Clear Choices

Be Clear

With autism nothing is ever very clear. That is why it is important to have a plan and to follow a routine. A friend and I were discussing this just the other day after both our autistic children hadn’t had an average day in our autistic worlds. The benefit in being clear with directions to our children is important in an autistic family.

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Cousins

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We had the wonderful experience to visit with a new cousin over the weekend. Our niece was home with her family and had their new baby with them. Our autistic son is the youngest in our house, so he doesn’t have much experience with younger children. Within minutes of being introduced to each other, they were chasing each other around the couch in the living room. It was nice to watch our son play with his younger cousin and to watch out for the little one too.

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The Summer Job – Part 2

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So we are into July and the summer lawn mowing has taken off in full demand. Except it is not just the lawn mowing that needs to be done, it is also the trimming that is part of the job. What do you do with a teenager when they tell you that they don’t like trimming grass? When your teenager is autistic on top of the hormones, life gets complicated.

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Report Cards

Keep it up

Report Cards came in last week. With school finished, it was the last thing to pick up on the last day of school.  School is always a challenge in our household with our autistic son, but he pulled through this semester with marks in the 80’s and we are very proud of him. We know the challenges he has with schooling, but want to impress upon him the value of completing his high school education.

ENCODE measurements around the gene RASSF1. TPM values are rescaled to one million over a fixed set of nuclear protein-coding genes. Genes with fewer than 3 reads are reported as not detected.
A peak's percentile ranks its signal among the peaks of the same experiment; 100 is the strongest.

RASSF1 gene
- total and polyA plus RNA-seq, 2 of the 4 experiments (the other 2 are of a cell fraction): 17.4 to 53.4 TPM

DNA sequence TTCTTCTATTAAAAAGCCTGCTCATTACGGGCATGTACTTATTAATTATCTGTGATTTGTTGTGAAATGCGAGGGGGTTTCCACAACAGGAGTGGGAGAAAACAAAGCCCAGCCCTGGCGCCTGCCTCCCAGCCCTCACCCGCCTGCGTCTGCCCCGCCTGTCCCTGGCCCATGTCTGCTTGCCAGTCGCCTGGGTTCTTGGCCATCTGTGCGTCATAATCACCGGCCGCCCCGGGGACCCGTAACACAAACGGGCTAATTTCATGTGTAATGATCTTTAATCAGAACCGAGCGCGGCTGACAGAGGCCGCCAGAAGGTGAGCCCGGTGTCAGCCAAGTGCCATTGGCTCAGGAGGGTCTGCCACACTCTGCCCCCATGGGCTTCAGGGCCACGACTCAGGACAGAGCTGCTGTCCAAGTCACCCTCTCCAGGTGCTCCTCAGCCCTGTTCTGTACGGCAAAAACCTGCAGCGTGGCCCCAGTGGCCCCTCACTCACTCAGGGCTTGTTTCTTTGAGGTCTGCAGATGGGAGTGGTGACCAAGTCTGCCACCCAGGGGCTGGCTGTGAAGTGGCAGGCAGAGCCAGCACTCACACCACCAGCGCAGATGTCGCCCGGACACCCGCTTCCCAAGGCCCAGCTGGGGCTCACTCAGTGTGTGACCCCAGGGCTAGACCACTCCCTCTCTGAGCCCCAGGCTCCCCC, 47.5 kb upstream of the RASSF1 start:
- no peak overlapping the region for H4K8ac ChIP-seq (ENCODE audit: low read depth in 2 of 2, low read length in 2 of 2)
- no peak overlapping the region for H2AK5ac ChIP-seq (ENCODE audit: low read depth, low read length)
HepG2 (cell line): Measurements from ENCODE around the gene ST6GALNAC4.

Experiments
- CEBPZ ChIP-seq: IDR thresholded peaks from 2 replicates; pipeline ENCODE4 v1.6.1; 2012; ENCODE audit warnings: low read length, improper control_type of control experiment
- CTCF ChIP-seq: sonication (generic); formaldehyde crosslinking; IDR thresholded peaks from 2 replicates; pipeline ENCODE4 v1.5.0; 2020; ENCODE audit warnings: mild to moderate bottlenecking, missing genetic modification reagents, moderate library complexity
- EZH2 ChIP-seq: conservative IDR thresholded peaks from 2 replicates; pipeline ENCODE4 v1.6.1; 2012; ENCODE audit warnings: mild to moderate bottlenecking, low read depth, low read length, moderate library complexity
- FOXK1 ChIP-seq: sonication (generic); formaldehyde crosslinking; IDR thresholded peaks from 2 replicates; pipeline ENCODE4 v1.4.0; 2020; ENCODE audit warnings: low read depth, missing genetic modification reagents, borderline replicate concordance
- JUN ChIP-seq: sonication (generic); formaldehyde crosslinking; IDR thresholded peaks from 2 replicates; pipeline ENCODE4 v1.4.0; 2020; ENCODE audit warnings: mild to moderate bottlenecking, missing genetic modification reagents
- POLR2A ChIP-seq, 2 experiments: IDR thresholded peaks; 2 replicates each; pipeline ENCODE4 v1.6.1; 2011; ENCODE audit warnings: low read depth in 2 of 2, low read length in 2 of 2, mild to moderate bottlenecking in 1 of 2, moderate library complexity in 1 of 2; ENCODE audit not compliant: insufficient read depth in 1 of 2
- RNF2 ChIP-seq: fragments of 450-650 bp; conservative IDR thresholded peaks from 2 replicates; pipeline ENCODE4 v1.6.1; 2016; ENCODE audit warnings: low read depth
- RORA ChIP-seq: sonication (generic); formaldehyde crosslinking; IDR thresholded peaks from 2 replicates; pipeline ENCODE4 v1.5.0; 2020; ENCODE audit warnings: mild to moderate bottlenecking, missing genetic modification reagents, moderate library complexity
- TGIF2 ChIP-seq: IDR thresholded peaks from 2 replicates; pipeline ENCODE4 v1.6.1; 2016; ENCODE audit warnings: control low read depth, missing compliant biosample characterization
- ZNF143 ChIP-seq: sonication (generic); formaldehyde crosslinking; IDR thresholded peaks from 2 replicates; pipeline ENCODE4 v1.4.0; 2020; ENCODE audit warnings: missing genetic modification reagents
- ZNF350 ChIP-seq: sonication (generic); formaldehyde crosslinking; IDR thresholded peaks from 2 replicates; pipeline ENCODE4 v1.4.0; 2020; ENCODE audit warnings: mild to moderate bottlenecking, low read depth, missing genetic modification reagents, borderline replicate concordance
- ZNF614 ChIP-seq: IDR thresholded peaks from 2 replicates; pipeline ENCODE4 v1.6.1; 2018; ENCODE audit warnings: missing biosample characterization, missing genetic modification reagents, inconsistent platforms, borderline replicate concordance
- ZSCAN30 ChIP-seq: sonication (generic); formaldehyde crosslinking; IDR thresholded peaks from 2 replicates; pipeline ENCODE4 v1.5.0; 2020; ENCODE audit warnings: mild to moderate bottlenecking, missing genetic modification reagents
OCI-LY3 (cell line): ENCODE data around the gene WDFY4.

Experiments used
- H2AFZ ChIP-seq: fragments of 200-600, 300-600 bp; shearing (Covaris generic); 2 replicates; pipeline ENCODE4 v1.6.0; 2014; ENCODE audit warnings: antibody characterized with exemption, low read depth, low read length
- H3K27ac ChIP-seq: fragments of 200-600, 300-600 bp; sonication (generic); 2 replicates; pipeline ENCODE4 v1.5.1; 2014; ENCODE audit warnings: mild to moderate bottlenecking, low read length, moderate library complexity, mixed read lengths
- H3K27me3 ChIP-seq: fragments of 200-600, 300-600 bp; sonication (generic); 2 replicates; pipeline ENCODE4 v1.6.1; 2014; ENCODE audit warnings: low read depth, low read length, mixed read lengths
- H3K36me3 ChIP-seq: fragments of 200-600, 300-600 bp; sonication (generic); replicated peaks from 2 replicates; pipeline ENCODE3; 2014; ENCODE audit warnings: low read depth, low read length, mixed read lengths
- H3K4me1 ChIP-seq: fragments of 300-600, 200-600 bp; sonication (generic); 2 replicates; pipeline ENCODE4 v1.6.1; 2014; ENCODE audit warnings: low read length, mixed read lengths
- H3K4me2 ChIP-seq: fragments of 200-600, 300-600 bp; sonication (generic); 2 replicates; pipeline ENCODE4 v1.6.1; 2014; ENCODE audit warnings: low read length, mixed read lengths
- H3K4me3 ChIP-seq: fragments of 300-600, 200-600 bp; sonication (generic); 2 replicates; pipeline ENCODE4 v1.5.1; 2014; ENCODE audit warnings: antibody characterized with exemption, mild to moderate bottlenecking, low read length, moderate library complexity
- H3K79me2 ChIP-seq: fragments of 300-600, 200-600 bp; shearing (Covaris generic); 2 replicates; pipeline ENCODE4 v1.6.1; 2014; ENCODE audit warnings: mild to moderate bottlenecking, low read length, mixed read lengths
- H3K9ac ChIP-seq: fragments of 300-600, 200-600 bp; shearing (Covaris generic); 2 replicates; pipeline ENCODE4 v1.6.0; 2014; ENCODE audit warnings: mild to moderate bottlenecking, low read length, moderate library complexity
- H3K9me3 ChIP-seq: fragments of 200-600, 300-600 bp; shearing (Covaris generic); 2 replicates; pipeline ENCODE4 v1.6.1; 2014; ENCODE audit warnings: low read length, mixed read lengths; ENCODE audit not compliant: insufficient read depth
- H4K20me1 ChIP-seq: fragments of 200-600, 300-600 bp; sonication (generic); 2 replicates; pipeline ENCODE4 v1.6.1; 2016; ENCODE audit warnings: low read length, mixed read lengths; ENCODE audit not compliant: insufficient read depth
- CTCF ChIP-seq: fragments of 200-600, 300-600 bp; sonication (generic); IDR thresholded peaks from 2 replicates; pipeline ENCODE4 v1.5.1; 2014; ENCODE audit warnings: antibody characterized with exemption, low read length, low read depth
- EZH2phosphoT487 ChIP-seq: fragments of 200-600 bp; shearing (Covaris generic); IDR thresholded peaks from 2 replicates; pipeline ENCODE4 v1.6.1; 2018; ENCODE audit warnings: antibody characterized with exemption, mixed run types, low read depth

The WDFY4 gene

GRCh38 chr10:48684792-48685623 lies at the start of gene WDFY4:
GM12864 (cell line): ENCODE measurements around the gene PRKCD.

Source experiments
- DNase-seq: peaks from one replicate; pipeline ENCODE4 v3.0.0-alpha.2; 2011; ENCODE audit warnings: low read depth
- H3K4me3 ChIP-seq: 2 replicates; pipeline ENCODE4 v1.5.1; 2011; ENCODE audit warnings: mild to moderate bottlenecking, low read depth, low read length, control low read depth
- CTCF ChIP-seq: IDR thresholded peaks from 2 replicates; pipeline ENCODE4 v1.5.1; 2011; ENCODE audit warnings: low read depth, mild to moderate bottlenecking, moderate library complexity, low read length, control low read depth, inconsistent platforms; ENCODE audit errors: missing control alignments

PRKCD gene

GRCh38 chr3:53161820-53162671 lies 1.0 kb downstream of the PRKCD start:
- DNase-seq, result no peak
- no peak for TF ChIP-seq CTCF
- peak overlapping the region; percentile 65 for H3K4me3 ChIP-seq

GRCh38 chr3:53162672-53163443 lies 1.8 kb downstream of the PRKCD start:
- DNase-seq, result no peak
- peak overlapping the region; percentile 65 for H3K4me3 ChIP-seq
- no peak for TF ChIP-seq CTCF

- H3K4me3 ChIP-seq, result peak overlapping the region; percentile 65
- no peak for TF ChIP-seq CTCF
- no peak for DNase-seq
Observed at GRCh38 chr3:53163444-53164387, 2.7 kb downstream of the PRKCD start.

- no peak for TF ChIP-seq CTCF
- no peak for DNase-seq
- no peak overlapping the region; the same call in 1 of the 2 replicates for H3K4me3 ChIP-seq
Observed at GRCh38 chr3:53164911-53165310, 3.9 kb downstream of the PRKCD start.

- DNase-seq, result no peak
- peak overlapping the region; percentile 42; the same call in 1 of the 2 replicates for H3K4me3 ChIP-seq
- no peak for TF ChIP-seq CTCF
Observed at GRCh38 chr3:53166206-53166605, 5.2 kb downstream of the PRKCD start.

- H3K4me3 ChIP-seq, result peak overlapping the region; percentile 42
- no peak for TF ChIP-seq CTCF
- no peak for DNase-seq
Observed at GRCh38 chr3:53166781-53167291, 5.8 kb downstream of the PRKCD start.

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The Summer Job

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We have organized a summer job for our autistic son this year. It is a lawn mowing job in our local community. Our older son had the job previously and we have kind of inherited it for the next child. The lawns need to been mowed at least once a week and there is trimming to do. Our autistic son likes the employment, just not the work.

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End of the School Year

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We have survived the first year of high school. Exams are done, classes are over, and summer activities begin. Except, what do you DO with a teenager in the summer? There aren’t that many programs for a special needs child with autism in the summer in our rural area. How do you bring order to the long lazy days of summer as a parent?

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Anxieties and Exams

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Exam week is upon us next week and anxieties are running high. This has been expressed in short tempers at home and school. As much as we want to help our autistic son study, one can only provide the opportunities and not the osmosis of learning. Our son is not the only one anxious about the outcome of exam week.

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Responsibility

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Summer Jobs are starting up with the advent of June and my husband and I have found some paying work for our autistic son. He is finding it challenging to get in gear to do the outside work. Since it is a part-time job that needs to be attended to every couple of days, it is important to keep on top of the work load. The competing demands of video games, school finishing, and friends takes a bite out of his available work time.  Factor in the inclement weather and one can have a few unworkable days each week.